On Tuesday, University of Georgia student Karim Rifai’s family home in Beirut, Lebanon, was left with debris of broken pieces and shattered glass. He spent the morning calling family members and friends in the city to ensure they were alive after two explosions centered in the city killed at least 137 and injured many more.
“The damage to our home was expected, but all I cared about was that my friends and family were okay,” Rifai, a rising junior biology major, said. “It’s the Lebanese people that matter.”
Videos on social media emerged showing Beirut residents cleaning up the debris in the streets after the blast, which Rifai said attests to the character of Lebanese people.
After years of political and economic instability, Rifai said citizens have adapted to life without reliance from the government. He said the people rely on each other regardless of their religious beliefs. Rifai said Muslims are cleaning up Christian parts of the city and vice versa.
“At the end of the day, we have no else to resort to except ourselves,” Rifai said.
When Yara Manasrah, a rising freshman communication studies major, heard of the explosion, she was in shock. When she heard of the Lebanese people helping each other, she was proud of her mother’s homeland. She said this act from the people represents the caring culture she was raised around.
“You can’t imagine how hard it is to see your home in pieces, but like always, Lebanon will rebuild again.”
– Yara Manasrah, rising UGA freshman
Manasrah’s mother was born and raised in Beirut but fled the city in the '80s due to the civil war. She immigrated to Sweden and later to the U.S. — Manasrah was raised surrounded by Lebanese culture and knows it to be focused on “caring for each other above all else.”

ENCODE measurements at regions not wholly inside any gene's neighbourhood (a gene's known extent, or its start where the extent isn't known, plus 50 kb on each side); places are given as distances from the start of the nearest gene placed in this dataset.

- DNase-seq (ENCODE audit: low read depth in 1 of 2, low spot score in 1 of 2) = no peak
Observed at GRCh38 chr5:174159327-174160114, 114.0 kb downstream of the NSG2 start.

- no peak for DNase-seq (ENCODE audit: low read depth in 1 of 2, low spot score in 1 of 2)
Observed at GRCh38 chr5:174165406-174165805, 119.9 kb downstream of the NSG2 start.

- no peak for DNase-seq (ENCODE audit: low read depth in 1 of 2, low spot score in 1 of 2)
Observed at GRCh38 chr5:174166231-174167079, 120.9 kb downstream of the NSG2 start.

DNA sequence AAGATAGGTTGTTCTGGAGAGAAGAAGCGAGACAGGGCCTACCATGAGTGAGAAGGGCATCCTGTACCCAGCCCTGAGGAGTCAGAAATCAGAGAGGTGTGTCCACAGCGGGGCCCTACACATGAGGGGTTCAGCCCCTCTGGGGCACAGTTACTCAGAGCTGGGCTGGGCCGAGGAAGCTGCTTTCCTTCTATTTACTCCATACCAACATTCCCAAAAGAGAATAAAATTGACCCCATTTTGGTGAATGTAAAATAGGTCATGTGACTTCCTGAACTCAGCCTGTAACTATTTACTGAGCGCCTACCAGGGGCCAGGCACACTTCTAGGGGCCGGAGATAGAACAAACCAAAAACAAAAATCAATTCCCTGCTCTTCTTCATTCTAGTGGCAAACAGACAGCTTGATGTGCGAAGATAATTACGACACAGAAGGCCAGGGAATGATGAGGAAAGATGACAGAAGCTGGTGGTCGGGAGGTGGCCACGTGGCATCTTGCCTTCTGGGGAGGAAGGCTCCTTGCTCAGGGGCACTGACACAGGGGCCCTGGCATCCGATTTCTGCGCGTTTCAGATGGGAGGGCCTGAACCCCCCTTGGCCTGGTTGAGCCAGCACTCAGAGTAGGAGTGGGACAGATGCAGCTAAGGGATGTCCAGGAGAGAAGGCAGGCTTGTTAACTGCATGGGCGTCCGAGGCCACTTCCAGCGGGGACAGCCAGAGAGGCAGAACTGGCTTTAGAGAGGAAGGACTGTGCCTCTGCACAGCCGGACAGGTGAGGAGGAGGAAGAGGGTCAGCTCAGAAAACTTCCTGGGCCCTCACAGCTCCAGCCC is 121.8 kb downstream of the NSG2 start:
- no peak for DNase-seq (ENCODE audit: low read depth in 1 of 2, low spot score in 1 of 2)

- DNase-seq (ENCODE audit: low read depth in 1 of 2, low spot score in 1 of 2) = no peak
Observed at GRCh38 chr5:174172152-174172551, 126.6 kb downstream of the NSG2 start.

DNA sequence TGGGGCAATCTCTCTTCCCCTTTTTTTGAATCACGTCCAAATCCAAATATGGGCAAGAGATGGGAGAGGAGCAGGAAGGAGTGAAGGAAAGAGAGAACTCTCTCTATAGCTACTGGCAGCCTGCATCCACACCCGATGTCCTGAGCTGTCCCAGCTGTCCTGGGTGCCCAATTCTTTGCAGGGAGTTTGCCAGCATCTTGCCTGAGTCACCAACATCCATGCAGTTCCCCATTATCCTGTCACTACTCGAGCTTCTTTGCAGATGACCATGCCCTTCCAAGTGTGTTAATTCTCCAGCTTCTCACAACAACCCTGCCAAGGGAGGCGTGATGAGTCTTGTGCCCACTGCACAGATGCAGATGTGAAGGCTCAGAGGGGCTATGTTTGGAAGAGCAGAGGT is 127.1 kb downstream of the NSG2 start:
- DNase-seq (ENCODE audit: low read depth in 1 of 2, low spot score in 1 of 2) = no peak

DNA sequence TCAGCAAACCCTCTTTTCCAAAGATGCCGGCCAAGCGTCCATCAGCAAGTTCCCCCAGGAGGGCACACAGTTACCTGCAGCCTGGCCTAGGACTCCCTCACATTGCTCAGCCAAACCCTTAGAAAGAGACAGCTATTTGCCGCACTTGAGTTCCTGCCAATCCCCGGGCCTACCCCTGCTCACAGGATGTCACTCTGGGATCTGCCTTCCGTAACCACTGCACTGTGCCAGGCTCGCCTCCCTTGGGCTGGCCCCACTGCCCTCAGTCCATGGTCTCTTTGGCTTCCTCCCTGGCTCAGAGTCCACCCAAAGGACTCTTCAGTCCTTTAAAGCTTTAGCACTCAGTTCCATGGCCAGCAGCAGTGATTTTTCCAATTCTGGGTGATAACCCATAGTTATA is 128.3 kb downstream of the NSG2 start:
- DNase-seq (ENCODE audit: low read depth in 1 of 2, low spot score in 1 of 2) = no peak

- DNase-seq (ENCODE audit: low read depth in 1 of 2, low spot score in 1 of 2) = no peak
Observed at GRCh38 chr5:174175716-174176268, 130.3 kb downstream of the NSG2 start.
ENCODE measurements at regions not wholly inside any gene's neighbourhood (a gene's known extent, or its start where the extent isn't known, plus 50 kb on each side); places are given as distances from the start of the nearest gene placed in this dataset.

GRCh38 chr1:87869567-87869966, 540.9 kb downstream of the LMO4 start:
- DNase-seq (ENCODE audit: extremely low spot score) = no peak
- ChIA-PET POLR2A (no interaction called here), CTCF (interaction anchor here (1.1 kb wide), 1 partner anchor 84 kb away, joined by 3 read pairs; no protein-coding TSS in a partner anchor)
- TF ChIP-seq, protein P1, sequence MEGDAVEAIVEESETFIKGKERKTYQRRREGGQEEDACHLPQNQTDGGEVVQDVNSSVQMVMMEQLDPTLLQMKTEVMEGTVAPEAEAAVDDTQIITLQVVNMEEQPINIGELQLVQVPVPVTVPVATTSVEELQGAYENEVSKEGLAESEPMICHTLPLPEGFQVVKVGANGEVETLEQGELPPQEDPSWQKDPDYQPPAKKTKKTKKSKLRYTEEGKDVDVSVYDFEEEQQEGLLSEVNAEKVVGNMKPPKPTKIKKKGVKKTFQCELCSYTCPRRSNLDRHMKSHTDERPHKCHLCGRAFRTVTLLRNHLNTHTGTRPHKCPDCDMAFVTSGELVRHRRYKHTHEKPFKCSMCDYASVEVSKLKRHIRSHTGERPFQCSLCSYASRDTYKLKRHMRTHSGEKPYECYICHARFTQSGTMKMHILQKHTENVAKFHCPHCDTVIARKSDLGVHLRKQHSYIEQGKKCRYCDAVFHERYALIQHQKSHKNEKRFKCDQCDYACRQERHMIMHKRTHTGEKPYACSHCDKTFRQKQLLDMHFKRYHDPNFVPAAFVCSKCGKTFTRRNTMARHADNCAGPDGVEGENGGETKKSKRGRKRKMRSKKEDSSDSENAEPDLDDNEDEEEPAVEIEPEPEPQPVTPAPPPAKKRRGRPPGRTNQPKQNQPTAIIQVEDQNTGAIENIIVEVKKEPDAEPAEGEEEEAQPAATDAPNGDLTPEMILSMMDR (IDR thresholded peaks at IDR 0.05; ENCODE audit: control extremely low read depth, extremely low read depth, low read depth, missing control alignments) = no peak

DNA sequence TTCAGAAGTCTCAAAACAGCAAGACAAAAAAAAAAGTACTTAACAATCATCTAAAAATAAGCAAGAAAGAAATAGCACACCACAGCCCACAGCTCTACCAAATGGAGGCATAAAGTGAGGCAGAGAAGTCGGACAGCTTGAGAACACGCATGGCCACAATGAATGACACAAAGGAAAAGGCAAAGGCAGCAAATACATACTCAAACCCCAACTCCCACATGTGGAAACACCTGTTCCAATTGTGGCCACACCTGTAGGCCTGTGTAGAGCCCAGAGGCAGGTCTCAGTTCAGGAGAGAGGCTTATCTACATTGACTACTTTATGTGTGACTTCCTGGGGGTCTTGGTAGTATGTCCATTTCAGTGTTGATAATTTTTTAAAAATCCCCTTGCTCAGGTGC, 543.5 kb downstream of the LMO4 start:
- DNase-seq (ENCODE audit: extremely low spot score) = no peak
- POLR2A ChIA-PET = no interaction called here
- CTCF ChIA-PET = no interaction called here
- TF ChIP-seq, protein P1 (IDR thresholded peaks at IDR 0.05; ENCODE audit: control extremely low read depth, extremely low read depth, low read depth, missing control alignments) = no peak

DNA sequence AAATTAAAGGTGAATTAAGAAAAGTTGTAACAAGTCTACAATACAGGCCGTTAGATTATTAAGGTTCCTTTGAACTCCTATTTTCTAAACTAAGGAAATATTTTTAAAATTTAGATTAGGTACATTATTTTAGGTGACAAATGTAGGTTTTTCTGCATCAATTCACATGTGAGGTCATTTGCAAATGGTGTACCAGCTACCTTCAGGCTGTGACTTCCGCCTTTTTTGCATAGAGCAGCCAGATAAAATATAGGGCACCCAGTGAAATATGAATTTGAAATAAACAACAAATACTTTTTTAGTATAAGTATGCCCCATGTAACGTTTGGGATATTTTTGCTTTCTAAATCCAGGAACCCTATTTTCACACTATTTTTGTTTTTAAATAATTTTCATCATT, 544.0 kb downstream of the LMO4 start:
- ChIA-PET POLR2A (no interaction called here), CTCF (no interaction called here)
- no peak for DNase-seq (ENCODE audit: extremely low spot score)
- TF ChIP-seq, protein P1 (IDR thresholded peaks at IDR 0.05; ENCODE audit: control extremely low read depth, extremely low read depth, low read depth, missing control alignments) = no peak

When her mother first heard of the explosion, Manasrah said she became overwhelmed.
“You can’t imagine how hard it is to see your home in pieces,” Manasrah said. “But like always Lebanon will rebuild again.”
Both Rifai and Manasrah’s family and friends are safe after the explosion.
Since moving to the U.S. in 2016, Rifai has gone back to Beirut every year — not being present to help during the aftermath of the explosion was difficult, he said.
He said it was hard to watch the footage of the damage and not be there to help repair his house or check in on his friends and family. The last memory Rifai has in Beirut is spending an entire day and night skiing with friends. He wishes to go back to that time.
“My house has been through multiple wars and crises in Beirut, but an explosion is what caused it damage,” Rifai said. “My city is damaged, and I’m thousands of miles away.”
Reflecting on the international support for Lebanon, Manasrah said she hopes people take the time to amplify Lebanese voices instead of talking over them.
Rifai was surprised at the support he’s seen from the U.S. community from social media and in donations to the Lebanese Red Cross. He said in the past when disasters and war hit countries like Lebanon, Yemen or Syria, other countries were quick to turn a blind eye. However, now with the attention on Beirut, Rifai said he hopes the international support lasts.
“As much as people care about Lebanon now, I hope they care next year or during the next crisis,” Rifai said. “Lebanese people have been through so much, and they are always in need of help.”